Post-COVID-19 Office Design

Why Contractors Are Unsure About Post-Pandemic Office Design

The proliferation of remote and hybrid work seems likely to transform office space design and construction, but so far contractors and their clients alike remain unsure of what that future will look like
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It’s no secret that the COVID-19 pandemic has changed the way people around the world think about work. Remote work has become increasingly normal for knowledge workers, whether people are working full-time from home or through a hybrid approach with some days in an office. And even with a growing vaccination rate, the onset of new variants is causing many companies to hesitate to have workers return to the office full time.

Still, experts agree there’s an undeniable value to in-person work. From supporting a company culture to helping encourage face-to-face collaboration, taking office life off the table may not be a viable option for every type of business.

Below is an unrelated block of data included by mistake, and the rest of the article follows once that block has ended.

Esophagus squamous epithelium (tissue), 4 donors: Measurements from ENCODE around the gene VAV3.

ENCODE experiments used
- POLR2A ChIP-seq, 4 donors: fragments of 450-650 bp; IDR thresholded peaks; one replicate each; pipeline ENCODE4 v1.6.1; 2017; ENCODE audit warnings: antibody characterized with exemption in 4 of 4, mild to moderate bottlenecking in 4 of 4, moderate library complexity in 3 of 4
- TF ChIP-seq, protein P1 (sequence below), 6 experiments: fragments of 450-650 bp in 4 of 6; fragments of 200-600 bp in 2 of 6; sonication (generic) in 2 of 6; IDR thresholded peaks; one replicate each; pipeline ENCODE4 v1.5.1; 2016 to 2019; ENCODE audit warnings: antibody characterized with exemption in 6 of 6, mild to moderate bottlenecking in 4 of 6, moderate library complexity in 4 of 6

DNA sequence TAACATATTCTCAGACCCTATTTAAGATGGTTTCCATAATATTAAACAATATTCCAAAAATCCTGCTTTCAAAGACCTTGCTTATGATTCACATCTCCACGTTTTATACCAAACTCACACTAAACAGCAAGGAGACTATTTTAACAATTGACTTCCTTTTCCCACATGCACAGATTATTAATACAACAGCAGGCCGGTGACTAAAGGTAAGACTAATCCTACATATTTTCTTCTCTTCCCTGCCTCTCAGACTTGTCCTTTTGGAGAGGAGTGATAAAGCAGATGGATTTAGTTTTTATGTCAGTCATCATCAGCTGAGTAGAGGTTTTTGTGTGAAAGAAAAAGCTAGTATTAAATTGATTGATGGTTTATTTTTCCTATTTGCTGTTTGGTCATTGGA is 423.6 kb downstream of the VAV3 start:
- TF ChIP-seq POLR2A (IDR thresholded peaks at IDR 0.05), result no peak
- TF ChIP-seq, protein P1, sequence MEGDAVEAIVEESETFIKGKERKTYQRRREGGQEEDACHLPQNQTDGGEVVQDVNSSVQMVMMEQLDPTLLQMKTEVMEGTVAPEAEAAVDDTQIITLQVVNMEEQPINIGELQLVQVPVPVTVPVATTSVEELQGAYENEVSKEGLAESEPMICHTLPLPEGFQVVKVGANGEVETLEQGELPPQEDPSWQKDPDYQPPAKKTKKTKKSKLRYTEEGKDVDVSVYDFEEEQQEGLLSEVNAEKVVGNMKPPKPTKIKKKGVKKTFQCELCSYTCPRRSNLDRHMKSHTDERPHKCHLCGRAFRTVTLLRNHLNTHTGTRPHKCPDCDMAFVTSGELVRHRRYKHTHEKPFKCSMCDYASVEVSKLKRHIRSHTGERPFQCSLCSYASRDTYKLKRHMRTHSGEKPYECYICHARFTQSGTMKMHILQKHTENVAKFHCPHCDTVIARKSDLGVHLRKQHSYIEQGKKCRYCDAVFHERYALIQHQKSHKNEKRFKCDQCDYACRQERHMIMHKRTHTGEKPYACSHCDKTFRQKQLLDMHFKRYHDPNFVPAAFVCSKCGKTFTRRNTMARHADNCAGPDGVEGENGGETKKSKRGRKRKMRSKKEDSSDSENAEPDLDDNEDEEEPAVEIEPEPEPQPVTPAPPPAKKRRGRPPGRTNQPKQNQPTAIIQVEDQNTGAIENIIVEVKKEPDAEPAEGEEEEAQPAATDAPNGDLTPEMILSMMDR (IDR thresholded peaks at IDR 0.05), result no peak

Either scenario carries implications for the commercial construction industry, as an inevitable increase of remote and hybrid work promises to bring a changing landscape to the world of office design and construction. Moreover, construction firms themselves will have to re-think how and where they get work done.

But what will this new world of office design look like? How are the firms that build workspaces supporting their clients’ safe return to in-person work?

Built interviewed Rob Leon, executive vice president of Structure Tone Building Group, to discuss how the firm is handling the challenges of designing workspace in a post-COVID world.

How COVID-19 changed office design